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After deadly protests in Seattle, 191 texts from former mayor’s phone were manually deleted, a new court filing shows

A new report in a lawsuit raises more questions about whether Seattle officials intentionally deleted text messages related to the protests in the wake of George Floyd’s killing. 
Seattle Mayor Jenny Durkan speaks after Seattle Police Chief Carmen Best announced her resignation at City Hall on Aug. 11, 2020.
Seattle Mayor Jenny Durkan speaks after Seattle Police Chief Carmen Best announced her resignation at City Hall on Aug. 11, 2020.Karen Ducey / Getty Images file

SEATTLE — A newly disclosed forensic analysis has found that 191 texts were manually deleted from an iPhone of former Mayor Jenny Durkan in the months after her administration’s controversial response to racial justice protests in June 2020, according to the latest filings in a federal lawsuit.

The previously unknown manual text deletions from Durkan’s phone — along with other new details, including that “factory resets” were performed on phones of six other city officials in fall 2020, resulting in the deletions of thousands of other text messages — are among the revelations contained in the findings of an expert’s 32-page report completed in April.

The expert’s report, along with a host of other exhibits, was filed in U.S. District Court in Seattle late Wednesday to bolster new arguments raised by attorneys for several businesses and residents suing the city for damages they say were caused by Seattle’s weekslong tolerance of a sprawling protest zone two years ago.

In an accompanying motion, attorney Angelo Calfo seeks a default judgment and sanctions against the city, contending Seattle officials intentionally destroyed potential evidence after the plaintiffs filed their lawsuit, which Calfo said could have helped prove the plaintiffs’ case.

The motion alleges Durkan, former Police Chief Carmen Best, Fire Chief Harold Scoggins and several other Seattle officials intentionally deleted thousands of text messages “well after this case began and in blatant disregard of their duties as public officials to preserve their texts.”

“The City’s explanation for … why the officials deleted the texts—using factory resets, 30-day auto deletions, and manual deletions—are either non-existent or incredible,” Calfo’s motion states. “There’s only one plausible explanation. These officials intended to deprive Plaintiffs of crucial evidence, prejudicing Plaintiffs’ case and rendering the City’s defenses difficult to rebut.”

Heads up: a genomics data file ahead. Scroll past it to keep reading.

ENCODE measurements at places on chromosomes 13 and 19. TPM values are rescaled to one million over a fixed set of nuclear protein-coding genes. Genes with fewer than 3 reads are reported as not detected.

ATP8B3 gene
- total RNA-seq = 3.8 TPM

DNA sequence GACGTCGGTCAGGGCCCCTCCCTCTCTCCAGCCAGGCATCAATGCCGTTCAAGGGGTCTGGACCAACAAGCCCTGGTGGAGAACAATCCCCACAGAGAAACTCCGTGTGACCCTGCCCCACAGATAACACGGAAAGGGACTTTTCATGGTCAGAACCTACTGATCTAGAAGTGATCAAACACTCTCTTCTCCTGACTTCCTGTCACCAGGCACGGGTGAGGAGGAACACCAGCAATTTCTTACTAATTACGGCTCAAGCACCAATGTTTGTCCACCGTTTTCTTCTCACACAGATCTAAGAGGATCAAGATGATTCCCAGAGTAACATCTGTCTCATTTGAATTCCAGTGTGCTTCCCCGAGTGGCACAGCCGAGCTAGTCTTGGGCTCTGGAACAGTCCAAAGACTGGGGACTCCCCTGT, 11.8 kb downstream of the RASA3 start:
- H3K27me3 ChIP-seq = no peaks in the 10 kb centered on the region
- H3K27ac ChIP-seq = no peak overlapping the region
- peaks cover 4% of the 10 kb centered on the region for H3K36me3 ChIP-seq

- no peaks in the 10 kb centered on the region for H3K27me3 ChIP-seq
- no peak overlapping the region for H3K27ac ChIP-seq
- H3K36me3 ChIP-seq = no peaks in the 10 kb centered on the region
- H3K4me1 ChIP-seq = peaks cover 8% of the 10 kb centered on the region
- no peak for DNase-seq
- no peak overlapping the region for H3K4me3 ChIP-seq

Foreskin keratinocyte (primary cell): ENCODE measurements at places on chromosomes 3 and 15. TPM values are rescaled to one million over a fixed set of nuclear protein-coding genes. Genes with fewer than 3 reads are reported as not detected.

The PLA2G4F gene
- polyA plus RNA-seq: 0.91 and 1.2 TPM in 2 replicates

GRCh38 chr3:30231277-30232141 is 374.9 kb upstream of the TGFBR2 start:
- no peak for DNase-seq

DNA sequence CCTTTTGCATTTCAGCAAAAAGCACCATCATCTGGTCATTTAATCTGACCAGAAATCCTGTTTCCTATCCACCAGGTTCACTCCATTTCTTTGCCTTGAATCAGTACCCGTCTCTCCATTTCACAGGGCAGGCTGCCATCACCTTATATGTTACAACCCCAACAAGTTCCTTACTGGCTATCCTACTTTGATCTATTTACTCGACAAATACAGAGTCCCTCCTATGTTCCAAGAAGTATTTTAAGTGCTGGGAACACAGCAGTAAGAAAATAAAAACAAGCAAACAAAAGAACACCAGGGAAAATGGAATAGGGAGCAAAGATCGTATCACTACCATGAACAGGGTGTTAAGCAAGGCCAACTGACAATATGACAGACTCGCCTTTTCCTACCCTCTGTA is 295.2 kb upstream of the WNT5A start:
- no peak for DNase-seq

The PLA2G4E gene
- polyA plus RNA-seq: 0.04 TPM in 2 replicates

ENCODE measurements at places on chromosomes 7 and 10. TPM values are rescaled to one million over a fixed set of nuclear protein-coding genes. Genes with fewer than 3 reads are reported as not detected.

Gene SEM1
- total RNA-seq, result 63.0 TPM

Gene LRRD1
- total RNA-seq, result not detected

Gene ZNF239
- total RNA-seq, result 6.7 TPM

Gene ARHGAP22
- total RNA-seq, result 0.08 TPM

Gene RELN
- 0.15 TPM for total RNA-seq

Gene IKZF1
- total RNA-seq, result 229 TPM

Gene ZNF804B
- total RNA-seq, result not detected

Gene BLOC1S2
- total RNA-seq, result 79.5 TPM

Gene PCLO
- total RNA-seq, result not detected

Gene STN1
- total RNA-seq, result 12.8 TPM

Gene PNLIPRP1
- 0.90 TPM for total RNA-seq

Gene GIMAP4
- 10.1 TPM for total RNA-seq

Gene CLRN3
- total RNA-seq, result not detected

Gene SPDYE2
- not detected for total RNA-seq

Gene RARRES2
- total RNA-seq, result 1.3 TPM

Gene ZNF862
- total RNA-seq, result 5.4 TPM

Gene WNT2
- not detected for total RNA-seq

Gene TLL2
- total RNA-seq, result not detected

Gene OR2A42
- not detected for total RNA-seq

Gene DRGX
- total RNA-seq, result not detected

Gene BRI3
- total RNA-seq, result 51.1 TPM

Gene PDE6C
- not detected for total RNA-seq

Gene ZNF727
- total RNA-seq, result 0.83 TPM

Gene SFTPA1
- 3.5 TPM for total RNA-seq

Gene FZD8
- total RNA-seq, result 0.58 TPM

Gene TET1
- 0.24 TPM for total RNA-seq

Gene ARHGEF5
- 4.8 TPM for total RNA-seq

Seattle City Attorney Ann Davison’s office, which is defending the city, declined comment about the latest filings Thursday, but countered by filing the city’s own motion for sanctions against the plaintiffs, including business owners, landlords and residents, for allegedly destroying evidence.  

It claims at least two of the plaintiffs “deliberately, manually deleted their text messages about” the protest zone after the lawsuit was filed, “when they knew they were obligated not to do so, and have done nothing to retrieve them.” Several other plaintiffs used an encrypted messaging app with “disappearing” messages to discuss the protests, the city’s motion states.  

Durkan, a former U.S. Attorney who did not seek re-election after her single term as Seattle’s mayor ended last year, said through a spokesperson’s statement Thursday most of her texts, which were "mostly innocuous and irrelevant," were recovered. The statement said she believes “strongly in the public’s right to know what their government is doing.” 

“The lawyers’ motion is a purposely inaccurate and misplaced 'Hail Mary' attempt to save a case that lacks merit,” the spokesperson said. 

Durkan previously has denied intentionally deleting any of her text messages or changing any phone retention settings to automatically delete them.

The city recovered or recreated many texts, but those exchanged among key decision-makers during the height of the protests have been lost.

Best, who abruptly retired as chief in the wake of the 2020 protests, did not return phone and email messages. Best initially told reporters she didn’t know how her texts were lost, but testified in a deposition for another case in May that she periodically deleted her texts in bulk after deciding they didn’t contain significant information requiring them to be saved.

The filings are the latest developments in a festering city scandal that has already spawned an ongoing probe by the King County Sheriff’s Office into whether any current or former city officials broke laws.

The dates of the city’s missing texts overlap with a several-week span in June 2020, when widespread protests erupted in Seattle over the murder of George Floyd by police in Minneapolis.